It’s A Trap!

It’s A Trap!

I’m a twenty something millennial, and like a lot of those on Wall Street and or in finance, I lack the experience to tell me that this recent move in risk assets is a trap… but that doesn’t mean there is a lack of evidence I can put forth to support my hypothesis.

After all, if it looks like a trap…

If it smells like a trap…

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And if it sounds like a trap…

It’s probably a trap…

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Well if the OECD says it, it must be true. I guess anything is better than the level of governance the US and indirectly the world has suffered under these past 16 years. We finally have a business friendly president in the White House who respects state’s rights. You can practically feel the collective sigh of relief out of Wall Street. And yet, I must remind them that President Obama was terrible for business but great for stock prices, is it so hard to believe that the opposite be true under business friendly President Trump?

The “Trumpflation” narrative is a paradoxical joke that ignores history and common sense. The idea that Donald Trump can quickly end the political gridlock that has strangled our nation for so many years is akin to the same euphoria that marked the end of tech bubble. Donald Trump, is a deal maker, and a persuader but historically speaking, he’s early. Alexander Hamilton had already mapped out the future republic of the United States at the close of the revolutionary war in 1783, but it wasn’t until 1787 that the US Constitution was actually created and it would take another 2 years after that for it to finally be ratified.

Donald Trump much like Alexander Hamilton has promised drastic change in a time of hidden crisis. To these men it was clear that the final battle had not yet been fought, but the majority of the population did not share their sentiment.

In order to win the election, Donald Trump successfully united a diverse group of people and yet he didn’t win the majority vote. And although the republicans may have won congress, Donald is hardly a republican president. Donald Trump is akin to a battle commander who has charged too far ahead of his troops. He will need to wait to gather the army before he can launch an effective attack. I have little doubt that Donald will bring about much needed change in time, but rescinding some executive orders will only tickle the status quo.

The odds that the New Deal 2.0 will arrive later than current market expectations is high. Of course that $1T stimulus over 10 years would amount to a pittance regardless. The US government owes $20T of debt, what’s another $1T over 10 years, really?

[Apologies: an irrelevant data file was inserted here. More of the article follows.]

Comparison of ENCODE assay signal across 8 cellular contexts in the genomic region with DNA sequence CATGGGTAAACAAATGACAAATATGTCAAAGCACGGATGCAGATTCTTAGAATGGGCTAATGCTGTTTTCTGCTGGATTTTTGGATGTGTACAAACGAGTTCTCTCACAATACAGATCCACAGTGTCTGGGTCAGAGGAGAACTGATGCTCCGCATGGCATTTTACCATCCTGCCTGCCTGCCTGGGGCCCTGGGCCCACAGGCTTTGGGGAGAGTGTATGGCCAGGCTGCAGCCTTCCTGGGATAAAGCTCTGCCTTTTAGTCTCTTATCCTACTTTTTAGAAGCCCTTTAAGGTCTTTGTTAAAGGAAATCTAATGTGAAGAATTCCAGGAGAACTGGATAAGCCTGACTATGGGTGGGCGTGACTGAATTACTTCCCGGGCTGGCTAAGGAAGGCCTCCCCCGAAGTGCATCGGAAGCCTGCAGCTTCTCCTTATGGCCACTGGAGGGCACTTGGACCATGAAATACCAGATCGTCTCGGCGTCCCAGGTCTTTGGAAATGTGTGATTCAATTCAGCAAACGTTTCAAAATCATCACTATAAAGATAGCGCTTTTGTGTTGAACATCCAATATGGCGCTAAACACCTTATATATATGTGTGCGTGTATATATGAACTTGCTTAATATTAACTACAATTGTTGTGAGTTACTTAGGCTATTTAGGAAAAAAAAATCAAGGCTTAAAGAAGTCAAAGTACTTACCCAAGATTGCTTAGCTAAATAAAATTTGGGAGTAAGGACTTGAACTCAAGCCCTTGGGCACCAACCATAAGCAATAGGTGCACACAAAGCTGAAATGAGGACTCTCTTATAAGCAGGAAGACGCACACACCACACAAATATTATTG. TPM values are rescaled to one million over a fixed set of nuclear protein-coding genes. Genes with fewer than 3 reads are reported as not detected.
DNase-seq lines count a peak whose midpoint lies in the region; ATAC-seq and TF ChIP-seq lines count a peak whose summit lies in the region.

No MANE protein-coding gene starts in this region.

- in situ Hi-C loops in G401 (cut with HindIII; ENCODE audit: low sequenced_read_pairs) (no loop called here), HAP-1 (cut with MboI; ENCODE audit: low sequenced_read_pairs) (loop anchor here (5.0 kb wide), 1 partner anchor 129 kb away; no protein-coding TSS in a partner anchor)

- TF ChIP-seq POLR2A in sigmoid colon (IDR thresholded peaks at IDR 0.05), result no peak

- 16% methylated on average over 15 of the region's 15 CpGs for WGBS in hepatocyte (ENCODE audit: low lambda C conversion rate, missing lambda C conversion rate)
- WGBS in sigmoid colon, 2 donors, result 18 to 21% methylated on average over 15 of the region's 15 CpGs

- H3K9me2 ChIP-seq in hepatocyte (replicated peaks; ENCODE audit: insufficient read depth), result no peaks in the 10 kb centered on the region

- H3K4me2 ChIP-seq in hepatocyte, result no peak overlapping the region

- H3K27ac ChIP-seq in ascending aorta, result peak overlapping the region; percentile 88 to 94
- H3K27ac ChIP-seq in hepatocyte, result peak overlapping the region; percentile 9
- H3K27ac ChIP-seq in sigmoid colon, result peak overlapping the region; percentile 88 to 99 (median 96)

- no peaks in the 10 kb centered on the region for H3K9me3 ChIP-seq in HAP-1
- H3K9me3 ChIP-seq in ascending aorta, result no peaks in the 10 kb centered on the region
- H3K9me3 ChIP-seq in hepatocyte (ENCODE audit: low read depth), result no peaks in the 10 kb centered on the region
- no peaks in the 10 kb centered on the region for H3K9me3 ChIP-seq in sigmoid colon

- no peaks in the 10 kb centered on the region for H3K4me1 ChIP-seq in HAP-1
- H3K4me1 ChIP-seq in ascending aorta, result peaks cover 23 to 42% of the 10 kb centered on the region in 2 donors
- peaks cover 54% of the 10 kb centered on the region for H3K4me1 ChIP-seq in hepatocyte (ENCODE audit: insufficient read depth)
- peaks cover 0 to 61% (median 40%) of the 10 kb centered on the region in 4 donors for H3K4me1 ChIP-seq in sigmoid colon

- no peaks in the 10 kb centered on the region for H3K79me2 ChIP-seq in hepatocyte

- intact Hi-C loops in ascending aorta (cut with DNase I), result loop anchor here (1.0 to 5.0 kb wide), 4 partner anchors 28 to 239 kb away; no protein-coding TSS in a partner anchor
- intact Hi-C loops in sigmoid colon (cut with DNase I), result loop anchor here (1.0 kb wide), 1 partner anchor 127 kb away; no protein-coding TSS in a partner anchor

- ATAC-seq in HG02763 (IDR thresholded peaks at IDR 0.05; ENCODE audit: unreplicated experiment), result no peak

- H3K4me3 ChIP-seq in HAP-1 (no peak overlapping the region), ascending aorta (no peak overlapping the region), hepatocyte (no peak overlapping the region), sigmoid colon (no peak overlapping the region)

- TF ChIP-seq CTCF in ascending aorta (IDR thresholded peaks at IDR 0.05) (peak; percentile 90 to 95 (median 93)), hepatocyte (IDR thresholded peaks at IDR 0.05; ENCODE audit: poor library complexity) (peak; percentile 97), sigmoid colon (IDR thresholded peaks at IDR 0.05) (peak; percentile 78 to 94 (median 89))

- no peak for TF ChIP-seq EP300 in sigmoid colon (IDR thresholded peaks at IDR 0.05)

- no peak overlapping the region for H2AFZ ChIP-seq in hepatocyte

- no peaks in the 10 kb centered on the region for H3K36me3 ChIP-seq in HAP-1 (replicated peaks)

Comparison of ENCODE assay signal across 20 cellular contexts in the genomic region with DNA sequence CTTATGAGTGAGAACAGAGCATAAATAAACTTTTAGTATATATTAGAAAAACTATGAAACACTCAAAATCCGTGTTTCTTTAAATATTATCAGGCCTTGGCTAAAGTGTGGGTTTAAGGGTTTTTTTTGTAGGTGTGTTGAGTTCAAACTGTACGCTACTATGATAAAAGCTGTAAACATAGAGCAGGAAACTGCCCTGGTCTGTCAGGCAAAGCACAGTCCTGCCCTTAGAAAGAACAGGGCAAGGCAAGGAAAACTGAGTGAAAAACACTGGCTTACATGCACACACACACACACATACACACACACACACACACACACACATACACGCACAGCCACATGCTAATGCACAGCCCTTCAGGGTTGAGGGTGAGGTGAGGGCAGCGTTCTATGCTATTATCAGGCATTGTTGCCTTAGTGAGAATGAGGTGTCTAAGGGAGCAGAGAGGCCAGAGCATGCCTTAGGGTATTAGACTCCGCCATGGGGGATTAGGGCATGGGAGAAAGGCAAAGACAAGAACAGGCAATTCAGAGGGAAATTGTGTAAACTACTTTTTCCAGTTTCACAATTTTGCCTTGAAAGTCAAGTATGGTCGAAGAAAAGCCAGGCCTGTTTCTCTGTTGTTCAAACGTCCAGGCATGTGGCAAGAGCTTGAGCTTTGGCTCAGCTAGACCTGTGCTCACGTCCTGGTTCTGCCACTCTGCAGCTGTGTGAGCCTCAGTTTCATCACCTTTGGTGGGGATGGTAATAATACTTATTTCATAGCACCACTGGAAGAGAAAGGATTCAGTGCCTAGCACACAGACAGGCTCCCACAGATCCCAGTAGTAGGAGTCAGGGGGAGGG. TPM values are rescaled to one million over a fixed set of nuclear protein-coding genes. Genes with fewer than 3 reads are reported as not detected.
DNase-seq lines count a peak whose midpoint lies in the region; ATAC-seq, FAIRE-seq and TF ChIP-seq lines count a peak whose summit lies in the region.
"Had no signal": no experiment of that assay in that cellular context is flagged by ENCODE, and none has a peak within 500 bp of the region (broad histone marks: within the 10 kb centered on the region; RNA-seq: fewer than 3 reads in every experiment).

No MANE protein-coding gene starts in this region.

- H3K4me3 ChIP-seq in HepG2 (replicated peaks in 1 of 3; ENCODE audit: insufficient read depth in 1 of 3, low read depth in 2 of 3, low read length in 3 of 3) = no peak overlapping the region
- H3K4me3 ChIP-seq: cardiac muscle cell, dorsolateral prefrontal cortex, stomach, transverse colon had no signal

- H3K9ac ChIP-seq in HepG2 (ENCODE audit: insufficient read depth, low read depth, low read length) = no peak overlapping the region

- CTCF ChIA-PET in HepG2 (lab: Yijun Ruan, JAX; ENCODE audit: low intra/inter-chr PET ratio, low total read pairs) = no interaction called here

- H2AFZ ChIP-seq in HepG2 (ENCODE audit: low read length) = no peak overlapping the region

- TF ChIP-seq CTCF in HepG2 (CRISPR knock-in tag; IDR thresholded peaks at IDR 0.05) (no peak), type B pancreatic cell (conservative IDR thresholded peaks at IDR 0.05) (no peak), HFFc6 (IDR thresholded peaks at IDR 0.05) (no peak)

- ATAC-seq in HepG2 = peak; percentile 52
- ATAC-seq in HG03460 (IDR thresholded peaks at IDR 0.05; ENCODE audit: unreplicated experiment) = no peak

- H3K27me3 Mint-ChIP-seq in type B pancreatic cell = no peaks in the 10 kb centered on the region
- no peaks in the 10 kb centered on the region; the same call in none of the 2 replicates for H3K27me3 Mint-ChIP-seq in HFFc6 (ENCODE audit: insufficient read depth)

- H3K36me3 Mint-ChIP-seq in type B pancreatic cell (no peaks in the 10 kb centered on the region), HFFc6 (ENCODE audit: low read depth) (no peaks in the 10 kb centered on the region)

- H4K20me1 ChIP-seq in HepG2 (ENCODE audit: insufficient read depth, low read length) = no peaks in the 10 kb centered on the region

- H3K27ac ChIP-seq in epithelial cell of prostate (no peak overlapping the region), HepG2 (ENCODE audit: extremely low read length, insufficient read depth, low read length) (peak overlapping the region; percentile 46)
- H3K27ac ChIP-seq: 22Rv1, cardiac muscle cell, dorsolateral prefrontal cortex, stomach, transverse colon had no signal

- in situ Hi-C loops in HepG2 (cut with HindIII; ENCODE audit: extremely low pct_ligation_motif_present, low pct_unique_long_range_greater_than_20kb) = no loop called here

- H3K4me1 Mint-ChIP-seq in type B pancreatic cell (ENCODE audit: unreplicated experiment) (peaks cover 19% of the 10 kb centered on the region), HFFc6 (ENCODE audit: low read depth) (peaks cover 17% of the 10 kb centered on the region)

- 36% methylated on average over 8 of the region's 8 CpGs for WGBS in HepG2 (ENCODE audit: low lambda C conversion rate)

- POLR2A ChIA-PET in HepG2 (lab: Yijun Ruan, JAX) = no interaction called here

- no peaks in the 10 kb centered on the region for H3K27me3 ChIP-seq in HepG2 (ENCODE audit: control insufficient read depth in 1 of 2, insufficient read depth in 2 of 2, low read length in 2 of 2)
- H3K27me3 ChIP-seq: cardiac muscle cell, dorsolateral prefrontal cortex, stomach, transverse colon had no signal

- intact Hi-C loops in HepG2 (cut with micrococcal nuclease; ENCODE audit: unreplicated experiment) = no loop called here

One only needs to look to Brexit, to see the folly of the current “Trumpflation” euphoria. The action passed with a narrow vote and now remains in perpetual limbo. The situation is a bit different with the incompetent and poorly designed EU at the other side of the negotiations but has the US Congress shown to be much different over the past 8 years?

Remember when a democratic president with a majority in congress could barely pass the disaster that is the Affordable Care Act? Now there is reason to hope, and perhaps after I put ink to paper, the Democrats will push Pelosi out of her leader position ushering in a wave of unexpected change. But I’m not holding my breath.

As I have said before, the market has likely gotten ahead of itself. Perhaps I’m overestimating the narrative’s effect on surging inflation expectations and should more attribute such a move to China’s rising inflation (and I will do just that later in the article). But interest rates in this country have risen to the detriment of all those who owe debt.

History continues to rhyme as investors once again get sucked into yet another transient spout of “rising inflation” near the end of a credit cycle. The problem with rising inflation is that it pushes up interest rates which prick the credit bubble that Fed was brewing. Mortgage rates have spiked sharply in the wake of the election.

 

 

 

 

 

 

 

 

 

Which in turn hurts demand for mortgages.

The following from Wolfstreet,

“…for the national median home, priced at $232,200, with rates going from 3.57% to 4.5%, costs would rise by about $1,200 a year. If rates hit 5%, costs would jump by about $1,900 a year. For households on a tight budget, these additional costs would turn into an impossible squeeze.”

This unexpected belt tightening comes at a time when American households are incredibly sensitive to rising costs. According to the lovely WaPo,